About the device of having the trees directly address the reader, the cartoonist said, “We are used to this passive image of a tree, and Trees of Aarey humanises them in a way.”
The ideas come to Daruwala while he is travelling in Mumbai’s local trains. His earlier comics – I Take This Train Too and Painful People – also take inspiration from the city. Even though Daruwala and many citizens like him are protesting the government’s move, the plans to build the Metro III seem to remains on track for a 2021 inauguration. Even so, Daruwala has not lost hope.
“Obviously the objective is to prevent the trees from being uprooted,” he said. “But it would be naive of me to presume that my comic series can achieve that. Rather I hope to spark conversations, among the common citizens and also hopefully, the people in positions of power. Why should we feel powerless in guiding public policy, in a democracy? I’m sure that if enough people voice their concerns, our government will take note.”
From catching Goan dances in Lisbon to sampling langar in Munich
A guide to the surprising Indian connect in Lisbon and Munich.
For several decades, a trip to Europe simply meant a visit to London, Paris and the Alps of Switzerland. Indians today, though, are looking beyond the tried and tested destinations and making an attempt to explore the rest of Europe as well. A more integrated global economy, moreover, has resulted in a more widespread Indian diaspora. Indeed, if you know where to look, you’ll find traces of Indian culture even in some unlikely cities. Lisbon and Munich are good cities to include in your European sojourn as they both offer compelling reasons to visit, thanks to a vibrant cultural life. Here’s a guide to everything Indian at Lisbon and Munich, when you wish to take a break from all the sight-seeing and bar crawling you’re likely to indulge in.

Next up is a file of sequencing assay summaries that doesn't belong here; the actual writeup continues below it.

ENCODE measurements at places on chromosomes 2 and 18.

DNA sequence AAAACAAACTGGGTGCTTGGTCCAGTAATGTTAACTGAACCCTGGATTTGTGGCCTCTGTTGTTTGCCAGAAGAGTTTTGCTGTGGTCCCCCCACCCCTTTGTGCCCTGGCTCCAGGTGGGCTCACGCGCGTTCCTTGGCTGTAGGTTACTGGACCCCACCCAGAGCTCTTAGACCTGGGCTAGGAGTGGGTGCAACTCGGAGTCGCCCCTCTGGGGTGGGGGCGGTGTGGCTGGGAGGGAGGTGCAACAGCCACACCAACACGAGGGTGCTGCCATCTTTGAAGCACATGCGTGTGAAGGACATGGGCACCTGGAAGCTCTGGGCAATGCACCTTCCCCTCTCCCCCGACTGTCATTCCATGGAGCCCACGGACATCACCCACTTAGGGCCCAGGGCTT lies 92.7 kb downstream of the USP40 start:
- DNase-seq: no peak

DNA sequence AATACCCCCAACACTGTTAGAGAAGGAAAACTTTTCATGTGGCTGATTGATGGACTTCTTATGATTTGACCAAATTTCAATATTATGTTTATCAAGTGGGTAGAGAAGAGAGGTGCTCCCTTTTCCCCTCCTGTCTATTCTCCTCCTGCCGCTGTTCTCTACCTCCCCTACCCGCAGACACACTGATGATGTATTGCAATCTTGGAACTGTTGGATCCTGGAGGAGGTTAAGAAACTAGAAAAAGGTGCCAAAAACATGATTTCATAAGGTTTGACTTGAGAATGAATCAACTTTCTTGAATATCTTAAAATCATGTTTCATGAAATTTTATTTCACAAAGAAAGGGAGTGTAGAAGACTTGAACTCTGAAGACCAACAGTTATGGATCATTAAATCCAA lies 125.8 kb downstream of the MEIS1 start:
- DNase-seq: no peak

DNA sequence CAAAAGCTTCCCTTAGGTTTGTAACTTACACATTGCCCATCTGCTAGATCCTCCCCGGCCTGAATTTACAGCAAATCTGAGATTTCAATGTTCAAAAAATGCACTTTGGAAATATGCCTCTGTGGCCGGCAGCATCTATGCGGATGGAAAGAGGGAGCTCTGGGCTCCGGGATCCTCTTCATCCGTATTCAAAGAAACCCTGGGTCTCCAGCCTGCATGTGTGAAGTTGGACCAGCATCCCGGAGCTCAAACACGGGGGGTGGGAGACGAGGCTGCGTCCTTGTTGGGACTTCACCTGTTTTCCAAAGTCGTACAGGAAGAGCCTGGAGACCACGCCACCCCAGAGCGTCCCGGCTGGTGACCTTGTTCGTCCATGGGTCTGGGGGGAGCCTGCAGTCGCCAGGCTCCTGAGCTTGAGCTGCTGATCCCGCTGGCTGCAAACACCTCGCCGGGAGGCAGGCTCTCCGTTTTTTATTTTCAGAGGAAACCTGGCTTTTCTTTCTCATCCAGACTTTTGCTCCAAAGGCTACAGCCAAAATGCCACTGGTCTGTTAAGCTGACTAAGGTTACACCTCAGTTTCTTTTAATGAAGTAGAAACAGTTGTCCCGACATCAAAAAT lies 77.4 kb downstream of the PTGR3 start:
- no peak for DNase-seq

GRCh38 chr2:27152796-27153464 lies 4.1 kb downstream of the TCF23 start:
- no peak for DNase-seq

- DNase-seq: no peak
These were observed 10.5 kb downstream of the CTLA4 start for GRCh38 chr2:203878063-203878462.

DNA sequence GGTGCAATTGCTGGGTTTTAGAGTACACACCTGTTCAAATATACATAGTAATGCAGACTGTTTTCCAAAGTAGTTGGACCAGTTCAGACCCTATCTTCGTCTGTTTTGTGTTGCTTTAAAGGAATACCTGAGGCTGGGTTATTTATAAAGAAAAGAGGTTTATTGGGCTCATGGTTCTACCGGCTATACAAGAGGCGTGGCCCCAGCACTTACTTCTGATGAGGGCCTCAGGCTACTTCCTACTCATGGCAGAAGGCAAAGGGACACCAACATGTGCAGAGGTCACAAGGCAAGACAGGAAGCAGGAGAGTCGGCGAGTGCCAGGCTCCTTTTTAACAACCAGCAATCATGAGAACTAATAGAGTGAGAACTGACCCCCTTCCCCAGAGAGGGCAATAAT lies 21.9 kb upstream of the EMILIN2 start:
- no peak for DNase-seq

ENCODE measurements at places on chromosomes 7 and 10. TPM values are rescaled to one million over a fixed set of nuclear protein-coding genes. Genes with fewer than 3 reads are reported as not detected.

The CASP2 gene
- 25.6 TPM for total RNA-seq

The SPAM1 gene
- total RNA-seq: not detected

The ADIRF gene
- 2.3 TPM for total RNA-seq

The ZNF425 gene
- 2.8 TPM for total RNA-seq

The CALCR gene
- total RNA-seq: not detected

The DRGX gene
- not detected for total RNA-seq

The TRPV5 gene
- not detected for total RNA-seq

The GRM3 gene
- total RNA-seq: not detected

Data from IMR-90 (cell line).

Lisbon is known as one of the most vibrant cities in Western Europe. On its streets, the ancient and the modern co-exist in effortless harmony. This shows in the fact that the patron saint day festivities every June make way for a summer that celebrates the arts with rock, jazz and fado concerts, theatre performances and art exhibitions taking place around the city. Every two years, Lisbon also hosts the largest Rock festival in the world, Rock in Rio Lisboa, that sees a staggering footfall.